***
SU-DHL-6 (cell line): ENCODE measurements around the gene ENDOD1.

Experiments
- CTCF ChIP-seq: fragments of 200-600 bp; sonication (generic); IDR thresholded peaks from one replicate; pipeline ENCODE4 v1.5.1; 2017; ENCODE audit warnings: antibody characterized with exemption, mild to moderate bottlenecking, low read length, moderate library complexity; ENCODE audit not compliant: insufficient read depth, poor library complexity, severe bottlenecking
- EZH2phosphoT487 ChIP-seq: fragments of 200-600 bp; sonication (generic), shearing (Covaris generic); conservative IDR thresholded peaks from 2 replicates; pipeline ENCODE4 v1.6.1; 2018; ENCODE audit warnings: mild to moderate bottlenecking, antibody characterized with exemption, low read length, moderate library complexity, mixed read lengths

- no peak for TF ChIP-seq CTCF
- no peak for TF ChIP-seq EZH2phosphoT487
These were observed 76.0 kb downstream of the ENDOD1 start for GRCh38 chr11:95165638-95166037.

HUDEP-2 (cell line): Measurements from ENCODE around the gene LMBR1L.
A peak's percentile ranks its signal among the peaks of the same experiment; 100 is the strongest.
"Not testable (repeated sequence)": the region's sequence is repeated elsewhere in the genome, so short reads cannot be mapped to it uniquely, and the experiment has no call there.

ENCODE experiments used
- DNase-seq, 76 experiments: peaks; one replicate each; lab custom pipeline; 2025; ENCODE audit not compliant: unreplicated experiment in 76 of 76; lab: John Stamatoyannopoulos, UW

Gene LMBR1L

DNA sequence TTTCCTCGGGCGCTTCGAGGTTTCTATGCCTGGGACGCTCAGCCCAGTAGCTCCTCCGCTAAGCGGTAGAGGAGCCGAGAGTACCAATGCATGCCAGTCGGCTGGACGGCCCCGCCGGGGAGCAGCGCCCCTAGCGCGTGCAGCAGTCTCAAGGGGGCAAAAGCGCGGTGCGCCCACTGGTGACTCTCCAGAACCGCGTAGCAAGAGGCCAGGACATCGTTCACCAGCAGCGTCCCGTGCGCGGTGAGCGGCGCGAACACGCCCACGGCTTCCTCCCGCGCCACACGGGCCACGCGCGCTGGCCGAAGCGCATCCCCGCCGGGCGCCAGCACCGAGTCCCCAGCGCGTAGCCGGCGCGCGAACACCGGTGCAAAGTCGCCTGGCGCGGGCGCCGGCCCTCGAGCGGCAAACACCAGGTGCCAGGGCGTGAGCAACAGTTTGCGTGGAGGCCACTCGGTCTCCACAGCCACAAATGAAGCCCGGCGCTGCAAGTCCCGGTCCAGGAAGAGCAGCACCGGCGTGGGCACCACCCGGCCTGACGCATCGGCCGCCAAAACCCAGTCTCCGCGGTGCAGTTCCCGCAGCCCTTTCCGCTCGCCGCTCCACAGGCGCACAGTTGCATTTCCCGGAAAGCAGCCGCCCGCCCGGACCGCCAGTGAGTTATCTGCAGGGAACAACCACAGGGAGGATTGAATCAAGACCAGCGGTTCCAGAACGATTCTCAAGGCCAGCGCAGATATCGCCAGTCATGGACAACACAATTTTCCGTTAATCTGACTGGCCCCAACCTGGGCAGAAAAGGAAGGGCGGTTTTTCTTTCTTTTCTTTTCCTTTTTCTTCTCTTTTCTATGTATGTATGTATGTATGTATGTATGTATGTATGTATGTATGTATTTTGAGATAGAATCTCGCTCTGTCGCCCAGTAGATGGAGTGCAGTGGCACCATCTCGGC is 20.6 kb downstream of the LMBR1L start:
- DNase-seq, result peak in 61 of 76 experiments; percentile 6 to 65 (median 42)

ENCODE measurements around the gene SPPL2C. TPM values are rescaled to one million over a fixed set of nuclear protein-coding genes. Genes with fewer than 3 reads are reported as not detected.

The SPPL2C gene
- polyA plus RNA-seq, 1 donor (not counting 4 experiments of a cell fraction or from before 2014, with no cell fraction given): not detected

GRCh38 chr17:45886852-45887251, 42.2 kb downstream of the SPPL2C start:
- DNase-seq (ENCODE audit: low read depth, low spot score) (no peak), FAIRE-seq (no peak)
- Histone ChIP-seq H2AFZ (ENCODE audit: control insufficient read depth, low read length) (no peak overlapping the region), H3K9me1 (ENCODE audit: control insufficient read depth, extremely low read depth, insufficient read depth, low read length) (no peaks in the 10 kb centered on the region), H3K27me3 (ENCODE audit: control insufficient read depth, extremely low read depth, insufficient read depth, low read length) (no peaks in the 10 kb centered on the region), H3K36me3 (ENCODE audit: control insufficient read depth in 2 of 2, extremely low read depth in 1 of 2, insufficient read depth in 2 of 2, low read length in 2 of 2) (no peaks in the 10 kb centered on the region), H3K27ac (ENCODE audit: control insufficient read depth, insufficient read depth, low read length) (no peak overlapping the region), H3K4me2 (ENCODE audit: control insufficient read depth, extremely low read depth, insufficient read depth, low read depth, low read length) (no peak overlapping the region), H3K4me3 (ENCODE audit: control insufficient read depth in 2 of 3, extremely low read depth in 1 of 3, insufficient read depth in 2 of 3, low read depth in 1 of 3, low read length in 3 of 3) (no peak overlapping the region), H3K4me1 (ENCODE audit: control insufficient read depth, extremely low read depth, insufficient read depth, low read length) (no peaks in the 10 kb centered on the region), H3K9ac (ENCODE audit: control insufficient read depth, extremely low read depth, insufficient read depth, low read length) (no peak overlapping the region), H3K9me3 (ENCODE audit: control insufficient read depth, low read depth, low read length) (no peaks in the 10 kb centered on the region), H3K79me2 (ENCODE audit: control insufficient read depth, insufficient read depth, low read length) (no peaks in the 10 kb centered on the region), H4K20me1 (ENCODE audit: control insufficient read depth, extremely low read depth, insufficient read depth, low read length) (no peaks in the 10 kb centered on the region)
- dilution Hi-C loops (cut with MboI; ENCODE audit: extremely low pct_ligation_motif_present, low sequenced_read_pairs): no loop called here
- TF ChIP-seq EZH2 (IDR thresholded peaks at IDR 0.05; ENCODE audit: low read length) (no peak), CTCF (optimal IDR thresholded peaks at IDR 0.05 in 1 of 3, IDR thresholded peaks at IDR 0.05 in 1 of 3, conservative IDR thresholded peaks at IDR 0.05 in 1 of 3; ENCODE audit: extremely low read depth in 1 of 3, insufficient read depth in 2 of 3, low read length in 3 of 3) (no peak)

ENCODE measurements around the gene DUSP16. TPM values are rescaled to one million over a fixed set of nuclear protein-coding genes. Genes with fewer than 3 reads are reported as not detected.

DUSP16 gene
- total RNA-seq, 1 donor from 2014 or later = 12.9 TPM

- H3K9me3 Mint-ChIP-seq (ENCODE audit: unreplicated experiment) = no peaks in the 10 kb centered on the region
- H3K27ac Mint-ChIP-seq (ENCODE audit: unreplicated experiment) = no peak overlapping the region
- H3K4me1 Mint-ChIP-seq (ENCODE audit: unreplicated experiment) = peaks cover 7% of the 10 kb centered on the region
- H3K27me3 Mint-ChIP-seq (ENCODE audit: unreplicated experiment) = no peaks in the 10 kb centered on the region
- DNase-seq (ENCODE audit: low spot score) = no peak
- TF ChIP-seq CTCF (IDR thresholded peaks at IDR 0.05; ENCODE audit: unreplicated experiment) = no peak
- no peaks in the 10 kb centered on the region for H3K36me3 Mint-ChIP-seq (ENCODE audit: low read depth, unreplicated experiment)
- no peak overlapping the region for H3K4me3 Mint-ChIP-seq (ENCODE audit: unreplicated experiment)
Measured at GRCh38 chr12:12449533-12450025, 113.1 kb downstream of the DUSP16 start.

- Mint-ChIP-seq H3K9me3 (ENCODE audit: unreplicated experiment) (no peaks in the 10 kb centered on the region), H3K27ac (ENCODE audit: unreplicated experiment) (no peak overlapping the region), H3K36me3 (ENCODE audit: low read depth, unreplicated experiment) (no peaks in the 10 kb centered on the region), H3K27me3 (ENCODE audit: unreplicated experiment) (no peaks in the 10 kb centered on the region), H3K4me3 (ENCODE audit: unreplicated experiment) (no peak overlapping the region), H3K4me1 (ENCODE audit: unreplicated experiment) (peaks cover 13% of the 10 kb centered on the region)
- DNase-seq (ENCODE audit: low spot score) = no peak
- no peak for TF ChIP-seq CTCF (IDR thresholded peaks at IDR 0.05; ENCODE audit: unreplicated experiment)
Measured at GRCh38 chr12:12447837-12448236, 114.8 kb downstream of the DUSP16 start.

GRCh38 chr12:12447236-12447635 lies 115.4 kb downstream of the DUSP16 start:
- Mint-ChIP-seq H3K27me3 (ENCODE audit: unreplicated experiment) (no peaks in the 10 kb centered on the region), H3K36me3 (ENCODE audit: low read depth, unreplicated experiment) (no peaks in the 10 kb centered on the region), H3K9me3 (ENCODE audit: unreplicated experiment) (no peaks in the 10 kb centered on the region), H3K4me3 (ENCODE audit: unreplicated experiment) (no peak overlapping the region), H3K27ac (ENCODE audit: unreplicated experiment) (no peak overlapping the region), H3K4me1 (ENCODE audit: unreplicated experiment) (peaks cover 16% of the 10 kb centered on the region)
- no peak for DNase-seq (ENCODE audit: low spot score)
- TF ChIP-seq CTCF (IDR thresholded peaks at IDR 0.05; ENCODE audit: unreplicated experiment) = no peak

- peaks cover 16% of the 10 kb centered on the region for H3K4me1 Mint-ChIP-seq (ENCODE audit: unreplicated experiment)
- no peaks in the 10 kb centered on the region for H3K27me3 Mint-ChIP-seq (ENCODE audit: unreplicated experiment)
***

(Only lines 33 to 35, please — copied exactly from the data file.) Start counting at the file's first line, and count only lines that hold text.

- no peaks in the 10 kb centered on the region for H3K36me3 Mint-ChIP-seq (ENCODE audit: low read depth, unreplicated experiment)
- no peak overlapping the region for H3K4me3 Mint-ChIP-seq (ENCODE audit: unreplicated experiment)
Measured at GRCh38 chr12:12449533-12450025, 113.1 kb downstream of the DUSP16 start.